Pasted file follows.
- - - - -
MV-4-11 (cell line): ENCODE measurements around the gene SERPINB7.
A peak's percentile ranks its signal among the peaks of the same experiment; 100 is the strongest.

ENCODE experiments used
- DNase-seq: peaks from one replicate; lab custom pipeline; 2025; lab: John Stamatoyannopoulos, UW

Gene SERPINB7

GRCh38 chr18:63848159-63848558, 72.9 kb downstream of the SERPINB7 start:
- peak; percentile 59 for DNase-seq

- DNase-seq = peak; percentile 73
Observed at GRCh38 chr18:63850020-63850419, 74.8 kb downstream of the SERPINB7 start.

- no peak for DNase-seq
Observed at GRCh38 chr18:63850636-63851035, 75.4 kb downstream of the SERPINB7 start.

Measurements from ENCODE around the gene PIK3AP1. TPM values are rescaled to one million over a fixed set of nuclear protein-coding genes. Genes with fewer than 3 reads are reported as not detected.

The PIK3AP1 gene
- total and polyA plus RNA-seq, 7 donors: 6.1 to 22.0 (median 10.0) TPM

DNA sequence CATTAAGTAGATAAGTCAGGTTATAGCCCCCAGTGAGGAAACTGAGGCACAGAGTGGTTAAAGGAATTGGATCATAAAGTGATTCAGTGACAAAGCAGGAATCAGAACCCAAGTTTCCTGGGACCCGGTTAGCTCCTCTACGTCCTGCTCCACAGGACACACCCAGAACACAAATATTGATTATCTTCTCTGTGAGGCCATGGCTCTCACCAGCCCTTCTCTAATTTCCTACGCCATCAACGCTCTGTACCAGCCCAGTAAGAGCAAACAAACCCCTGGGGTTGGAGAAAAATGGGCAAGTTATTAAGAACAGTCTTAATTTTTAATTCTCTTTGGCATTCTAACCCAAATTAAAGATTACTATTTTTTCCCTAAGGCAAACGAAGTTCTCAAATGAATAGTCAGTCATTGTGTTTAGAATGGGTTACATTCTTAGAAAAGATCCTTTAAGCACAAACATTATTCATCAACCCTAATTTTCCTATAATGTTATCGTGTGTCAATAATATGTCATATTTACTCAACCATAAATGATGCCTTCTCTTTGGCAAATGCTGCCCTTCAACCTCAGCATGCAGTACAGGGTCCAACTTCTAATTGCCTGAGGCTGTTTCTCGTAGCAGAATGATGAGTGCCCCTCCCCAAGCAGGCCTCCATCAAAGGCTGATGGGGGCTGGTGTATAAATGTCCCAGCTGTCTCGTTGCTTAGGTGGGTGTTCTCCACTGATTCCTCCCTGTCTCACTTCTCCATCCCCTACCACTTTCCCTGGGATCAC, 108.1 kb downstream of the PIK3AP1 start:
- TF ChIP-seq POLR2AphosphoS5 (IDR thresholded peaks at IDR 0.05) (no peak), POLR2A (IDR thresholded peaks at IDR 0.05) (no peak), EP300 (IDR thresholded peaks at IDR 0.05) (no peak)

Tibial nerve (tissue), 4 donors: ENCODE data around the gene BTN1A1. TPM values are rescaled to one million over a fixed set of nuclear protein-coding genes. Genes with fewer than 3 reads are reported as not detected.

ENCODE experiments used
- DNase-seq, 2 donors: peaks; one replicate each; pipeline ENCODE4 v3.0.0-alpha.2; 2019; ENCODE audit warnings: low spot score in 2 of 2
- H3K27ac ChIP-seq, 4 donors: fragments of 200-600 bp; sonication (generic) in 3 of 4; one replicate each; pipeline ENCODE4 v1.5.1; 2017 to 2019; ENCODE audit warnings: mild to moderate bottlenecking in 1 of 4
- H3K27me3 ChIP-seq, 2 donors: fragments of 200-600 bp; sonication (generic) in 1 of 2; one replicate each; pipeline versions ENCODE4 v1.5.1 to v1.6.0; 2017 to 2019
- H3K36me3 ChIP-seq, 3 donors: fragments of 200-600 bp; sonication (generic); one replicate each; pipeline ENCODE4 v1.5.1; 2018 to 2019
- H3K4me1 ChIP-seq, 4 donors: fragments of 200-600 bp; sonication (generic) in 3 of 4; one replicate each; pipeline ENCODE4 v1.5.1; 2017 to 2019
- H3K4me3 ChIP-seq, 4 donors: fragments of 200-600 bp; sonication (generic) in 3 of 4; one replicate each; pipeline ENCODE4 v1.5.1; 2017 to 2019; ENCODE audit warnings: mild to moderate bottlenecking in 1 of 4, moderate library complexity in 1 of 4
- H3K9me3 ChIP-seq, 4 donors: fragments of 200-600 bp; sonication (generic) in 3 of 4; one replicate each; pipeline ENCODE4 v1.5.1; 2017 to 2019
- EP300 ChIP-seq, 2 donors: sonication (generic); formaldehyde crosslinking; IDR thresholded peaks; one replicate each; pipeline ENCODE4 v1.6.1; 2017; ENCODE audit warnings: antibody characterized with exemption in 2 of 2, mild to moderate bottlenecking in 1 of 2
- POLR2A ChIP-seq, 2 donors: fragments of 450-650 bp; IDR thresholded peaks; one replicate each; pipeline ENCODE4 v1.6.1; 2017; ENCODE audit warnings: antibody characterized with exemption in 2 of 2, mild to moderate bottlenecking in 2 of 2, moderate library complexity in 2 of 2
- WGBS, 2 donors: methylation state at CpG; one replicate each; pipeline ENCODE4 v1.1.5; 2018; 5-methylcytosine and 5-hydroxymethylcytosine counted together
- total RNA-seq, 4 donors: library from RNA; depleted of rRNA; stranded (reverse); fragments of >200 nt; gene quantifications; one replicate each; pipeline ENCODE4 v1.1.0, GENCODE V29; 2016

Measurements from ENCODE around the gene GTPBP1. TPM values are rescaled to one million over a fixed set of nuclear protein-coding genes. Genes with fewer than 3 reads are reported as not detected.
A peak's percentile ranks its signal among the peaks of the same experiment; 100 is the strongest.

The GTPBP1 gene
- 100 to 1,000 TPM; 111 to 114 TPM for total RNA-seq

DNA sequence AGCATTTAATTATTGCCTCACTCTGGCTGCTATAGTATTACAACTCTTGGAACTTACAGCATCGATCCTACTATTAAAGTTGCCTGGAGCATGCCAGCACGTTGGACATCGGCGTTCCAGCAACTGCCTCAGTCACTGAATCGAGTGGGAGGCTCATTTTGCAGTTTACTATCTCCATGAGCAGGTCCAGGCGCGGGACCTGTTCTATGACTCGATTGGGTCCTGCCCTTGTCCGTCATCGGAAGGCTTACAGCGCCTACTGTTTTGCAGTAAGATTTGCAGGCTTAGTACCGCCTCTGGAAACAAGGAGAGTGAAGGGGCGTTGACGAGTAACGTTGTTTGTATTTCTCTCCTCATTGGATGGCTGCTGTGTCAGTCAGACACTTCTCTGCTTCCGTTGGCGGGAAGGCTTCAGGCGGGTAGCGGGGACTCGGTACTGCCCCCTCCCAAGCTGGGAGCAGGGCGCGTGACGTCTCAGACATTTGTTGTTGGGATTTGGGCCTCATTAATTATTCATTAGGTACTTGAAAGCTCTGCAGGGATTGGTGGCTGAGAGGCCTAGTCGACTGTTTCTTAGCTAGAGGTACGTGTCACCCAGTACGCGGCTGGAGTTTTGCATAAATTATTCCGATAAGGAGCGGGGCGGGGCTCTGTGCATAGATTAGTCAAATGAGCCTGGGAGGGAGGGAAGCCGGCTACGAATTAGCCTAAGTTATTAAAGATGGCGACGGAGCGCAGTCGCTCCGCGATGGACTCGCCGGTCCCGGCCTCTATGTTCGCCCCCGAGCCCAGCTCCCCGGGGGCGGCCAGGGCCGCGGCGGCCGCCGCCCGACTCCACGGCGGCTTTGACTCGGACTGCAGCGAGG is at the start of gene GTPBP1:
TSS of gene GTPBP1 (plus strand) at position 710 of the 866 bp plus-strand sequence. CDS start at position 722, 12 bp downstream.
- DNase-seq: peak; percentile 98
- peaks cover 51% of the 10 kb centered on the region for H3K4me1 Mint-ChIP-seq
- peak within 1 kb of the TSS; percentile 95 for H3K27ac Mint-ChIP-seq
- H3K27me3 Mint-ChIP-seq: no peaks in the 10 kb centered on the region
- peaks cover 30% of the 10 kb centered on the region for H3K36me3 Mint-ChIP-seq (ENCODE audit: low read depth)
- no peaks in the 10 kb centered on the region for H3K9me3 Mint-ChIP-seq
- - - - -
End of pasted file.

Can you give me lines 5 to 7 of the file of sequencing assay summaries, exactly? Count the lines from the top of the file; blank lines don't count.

Gene SERPINB7

GRCh38 chr18:63848159-63848558, 72.9 kb downstream of the SERPINB7 start:
- peak; percentile 59 for DNase-seq